Latin Grammy Award winner Pablo Milanes, who helped found Cuba’s Nueva Trova movement and toured the world as a cultural ambassador for Fidel Castro’s revolution, has died in Spain, where he was being treated for leukemia. He was 79 years old.
One of the most internationally recognized Cuban singer-songwriters, he recorded scores of albums and hits like “Yolanda”, “Yo Me Quedo” (I’m Staying) and “Amo Esta Isla” (I Love This Island) during his career spanning more than five decades.
“The culture in Cuba is mourning the death of Pablo Milanes,” Cuban Prime Minister Manuel Marrero Cruz wrote on Twitter.
Milan representatives said he died early Tuesday in Madrid. In early November, he announced that he had been hospitalized and canceled concerts.
Pablo Milanes was born on February 24, 1943 in the eastern Cuban city of Bayamo, the youngest of five siblings born to working-class parents. His musical career began with his singing in local radio and television competitions and many times he won them.
His family moved to Havana, where he studied at the Conservatory of Music of Havana during the 1950s, but he credited neighborhood musicians rather than formal training for his early inspiration, along with trends from the United States and other countries.
In the early 1960s he was in several groups including Cuarteto del Rey (The King’s Quartet), for which he composed his first song in 1963: “Tu Mi Desengano,” (You, My Disillusion), which was about moving on from a lost love.
In 1970 he wrote the popular Latin American love song “Yolanda”, which remains a perennial favorite from the touristy cafés of Old Havana to the cantinas of Mexico City.
Milanes supported the Cuban Revolution of 1959 but was nonetheless targeted by the authorities during the early years of Fidel Castro’s government, when all forms of “alternative” expression were highly suspect. Millan was reportedly harassed for wearing his hair afro, and was given a compulsory labor detail for his interest in foreign music.
However, those experiences did not dampen his revolutionary fervor, and he began incorporating politics into his songwriting, collaborating with musicians such as Silvio Rodriguez and Noel Nicola.
The three are considered the founders of the Cuban “Nueva Trova”, a typical guitar-based musical style that traces the ballads composed by the troubadour people during the island’s wars of independence. Imbued with the spirit of 1960s American protest songs, nueva trova uses musical storytelling to highlight social problems.
Milanes and Rodriguez in particular became close, touring the stages of the world as cultural ambassadors for the Cuban Revolution, and bonding during raucous sessions.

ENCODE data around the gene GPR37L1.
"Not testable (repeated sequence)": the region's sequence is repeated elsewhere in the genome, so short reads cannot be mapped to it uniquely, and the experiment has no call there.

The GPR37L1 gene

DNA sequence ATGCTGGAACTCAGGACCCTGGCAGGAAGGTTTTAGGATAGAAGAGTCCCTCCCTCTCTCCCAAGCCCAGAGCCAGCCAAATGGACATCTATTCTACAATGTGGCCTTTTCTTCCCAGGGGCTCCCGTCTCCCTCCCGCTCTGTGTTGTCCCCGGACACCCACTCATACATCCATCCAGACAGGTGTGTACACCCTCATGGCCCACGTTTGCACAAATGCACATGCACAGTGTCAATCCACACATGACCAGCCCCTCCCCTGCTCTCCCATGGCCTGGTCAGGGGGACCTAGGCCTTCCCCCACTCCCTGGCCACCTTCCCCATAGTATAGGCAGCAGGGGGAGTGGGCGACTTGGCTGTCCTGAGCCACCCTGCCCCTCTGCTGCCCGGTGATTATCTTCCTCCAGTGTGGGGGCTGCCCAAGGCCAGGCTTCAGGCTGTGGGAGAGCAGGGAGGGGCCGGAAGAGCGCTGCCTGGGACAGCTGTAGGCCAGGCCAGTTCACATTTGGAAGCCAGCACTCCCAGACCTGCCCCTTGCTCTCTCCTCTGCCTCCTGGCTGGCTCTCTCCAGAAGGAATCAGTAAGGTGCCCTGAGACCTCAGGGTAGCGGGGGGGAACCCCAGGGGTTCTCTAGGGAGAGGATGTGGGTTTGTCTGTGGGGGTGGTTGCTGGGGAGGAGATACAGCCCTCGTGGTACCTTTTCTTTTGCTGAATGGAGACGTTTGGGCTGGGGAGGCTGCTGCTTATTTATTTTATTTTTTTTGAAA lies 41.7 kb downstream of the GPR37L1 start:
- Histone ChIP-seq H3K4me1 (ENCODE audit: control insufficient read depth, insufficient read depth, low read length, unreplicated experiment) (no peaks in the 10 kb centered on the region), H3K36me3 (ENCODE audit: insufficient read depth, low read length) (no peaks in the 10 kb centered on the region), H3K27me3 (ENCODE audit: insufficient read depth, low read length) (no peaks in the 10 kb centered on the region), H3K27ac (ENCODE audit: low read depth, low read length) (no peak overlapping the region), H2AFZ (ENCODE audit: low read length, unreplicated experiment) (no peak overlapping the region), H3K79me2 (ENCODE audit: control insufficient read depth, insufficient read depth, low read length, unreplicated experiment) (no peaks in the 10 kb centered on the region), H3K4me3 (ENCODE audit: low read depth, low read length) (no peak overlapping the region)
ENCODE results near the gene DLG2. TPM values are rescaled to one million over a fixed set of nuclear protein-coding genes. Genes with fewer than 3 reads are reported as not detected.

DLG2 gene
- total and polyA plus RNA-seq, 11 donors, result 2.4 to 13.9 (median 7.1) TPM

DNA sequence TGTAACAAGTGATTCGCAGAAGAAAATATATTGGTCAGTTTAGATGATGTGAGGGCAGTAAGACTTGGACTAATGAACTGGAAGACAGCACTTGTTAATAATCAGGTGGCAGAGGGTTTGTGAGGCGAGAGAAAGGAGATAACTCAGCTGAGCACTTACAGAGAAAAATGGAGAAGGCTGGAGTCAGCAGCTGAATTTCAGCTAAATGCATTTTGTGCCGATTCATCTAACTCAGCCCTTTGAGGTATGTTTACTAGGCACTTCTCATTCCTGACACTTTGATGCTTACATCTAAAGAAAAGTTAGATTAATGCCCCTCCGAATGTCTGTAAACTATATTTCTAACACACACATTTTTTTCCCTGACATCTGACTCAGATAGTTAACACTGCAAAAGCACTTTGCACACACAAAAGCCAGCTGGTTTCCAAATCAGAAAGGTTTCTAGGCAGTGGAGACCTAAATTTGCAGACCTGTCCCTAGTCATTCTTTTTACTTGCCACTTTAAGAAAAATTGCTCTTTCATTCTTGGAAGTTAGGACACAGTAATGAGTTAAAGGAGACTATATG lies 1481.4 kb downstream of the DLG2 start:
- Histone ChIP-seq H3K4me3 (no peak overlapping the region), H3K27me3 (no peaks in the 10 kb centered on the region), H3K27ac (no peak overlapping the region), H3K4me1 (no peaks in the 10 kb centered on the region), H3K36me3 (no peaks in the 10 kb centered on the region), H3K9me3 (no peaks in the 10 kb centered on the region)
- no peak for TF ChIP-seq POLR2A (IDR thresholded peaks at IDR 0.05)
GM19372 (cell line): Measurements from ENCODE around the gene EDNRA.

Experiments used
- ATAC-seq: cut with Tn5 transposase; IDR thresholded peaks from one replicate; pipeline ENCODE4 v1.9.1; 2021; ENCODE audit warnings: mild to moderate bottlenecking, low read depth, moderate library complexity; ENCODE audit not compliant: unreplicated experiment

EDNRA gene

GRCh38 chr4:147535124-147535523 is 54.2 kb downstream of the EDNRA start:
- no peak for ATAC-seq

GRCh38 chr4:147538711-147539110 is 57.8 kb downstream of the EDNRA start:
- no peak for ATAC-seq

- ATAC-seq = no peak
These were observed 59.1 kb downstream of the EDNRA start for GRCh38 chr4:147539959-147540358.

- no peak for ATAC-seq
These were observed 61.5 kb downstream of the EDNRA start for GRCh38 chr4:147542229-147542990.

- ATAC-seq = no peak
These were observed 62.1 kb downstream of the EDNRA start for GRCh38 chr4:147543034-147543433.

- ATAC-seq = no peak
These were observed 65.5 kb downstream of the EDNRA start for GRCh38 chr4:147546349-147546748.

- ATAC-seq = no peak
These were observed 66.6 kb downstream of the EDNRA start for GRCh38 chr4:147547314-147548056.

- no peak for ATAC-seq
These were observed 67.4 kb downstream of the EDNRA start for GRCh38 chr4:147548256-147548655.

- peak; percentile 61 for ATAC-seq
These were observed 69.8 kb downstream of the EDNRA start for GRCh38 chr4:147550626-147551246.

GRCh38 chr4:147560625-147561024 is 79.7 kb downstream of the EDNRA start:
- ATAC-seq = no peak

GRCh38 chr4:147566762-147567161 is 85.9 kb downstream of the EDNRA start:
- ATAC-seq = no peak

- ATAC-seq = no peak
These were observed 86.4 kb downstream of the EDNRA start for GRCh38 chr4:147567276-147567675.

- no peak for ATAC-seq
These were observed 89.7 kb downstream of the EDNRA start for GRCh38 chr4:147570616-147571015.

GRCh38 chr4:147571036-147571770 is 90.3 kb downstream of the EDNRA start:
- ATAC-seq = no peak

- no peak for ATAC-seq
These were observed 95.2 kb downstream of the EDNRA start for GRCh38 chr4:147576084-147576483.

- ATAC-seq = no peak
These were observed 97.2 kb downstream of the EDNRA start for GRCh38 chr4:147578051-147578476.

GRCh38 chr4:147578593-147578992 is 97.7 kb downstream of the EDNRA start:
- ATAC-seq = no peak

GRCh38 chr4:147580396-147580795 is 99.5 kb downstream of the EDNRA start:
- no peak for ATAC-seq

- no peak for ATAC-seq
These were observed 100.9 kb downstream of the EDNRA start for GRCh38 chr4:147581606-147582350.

“If Silvio Rodriguez and I got together, rum was always there. We were always three, not two,” Milanes told El Pais in 2003.
Milanes was friendly with Castro and critical of US foreign policy, and even served as a member of parliament for the communist government. He considered himself loyal to the revolution and spoke of his pride in serving Cuba.
Milanes once told The New York Times, “I am a worker who labors with songs, doing in my own way what I know best, like no other Cuban worker.” “I am true to my reality, to my revolution and the way I was raised.”
In 1973, Milanes recorded “Versos Sencillos,” which turned poems of Cuban independence hero José Martí into songs. Another composition became a rallying call for the political left of the Americas: “Song for Latin American Unity,” which hailed Castro as Martí’s heir and South American champion of liberation Simón Bolívar, and portrayed the Cuban Revolution as a model for other nations.
In 2006, when Castro stepped down as president due to a life-threatening illness, Milanes joined other prominent artists and intellectuals in voicing their support for the government. He promised to represent Castro and Cuba “as this moment deserves: with unity and courage in the face of any threat or provocation.”
However, he was not afraid to speak his mind and now and then publicly advocated for more freedom on the island.
In 2010, he supported an opposition hunger strike that was calling for the release of political prisoners. Milanes told the Spanish newspaper El Mundo that Cuba’s aging leaders were “stuck in time”. “History must advance with new ideas and new men.”
The following year, when the island was making economic changes that would allow more free market activity, he pressured President Raul Castro to do more. “Those freedoms were seen in small doses, and we hope they will grow over time,” Milanis told the AP.
Milanes disagreed without opposition, urging without pushing, adhering to Fidel Castro’s infamous 1961 admonition to the Cuban intelligentsia: “Within the revolution, everything; outside the revolution, nothing.”
Milanes once said, “I disagree with many things in Cuba, and everyone knows that.”
Ever political even as Afro-descendants gave way to thin, gray locks trimmed more conservatively, in 2006 he contributed the song “Exodo” (Exodus), about lost friends left for other lands, to the album “Somos american” (Us Americans), a collection of American and Latin American artists’ songs about immigration.
Rodriguez and Milanese had a falling out in the 1980s for reasons that were not clear and were hardly on terms, although they maintained a mutual respect and Rodriguez collaborated musically with Milanese’s daughter.
Milanes won two Latin Grammy Awards in 2006 – Best Singer-Songwriter Album for the song “Como un Campo de Maiz” (Like a Cornfield) and Best Traditional Tropical Album for “AM/PM, Lineas Paralelas” (AM/PM, Parallel Lines), a collaboration With Puerto Rican salsa singer Andy Montañez.
He has also won several Cuban honors including the Alejo Carpentier Medal in 1982 and the National Music Prize in 2005, and the 2007 Heidi Santamaría Medal from Casa de las Americas for his contributions to Latin American culture.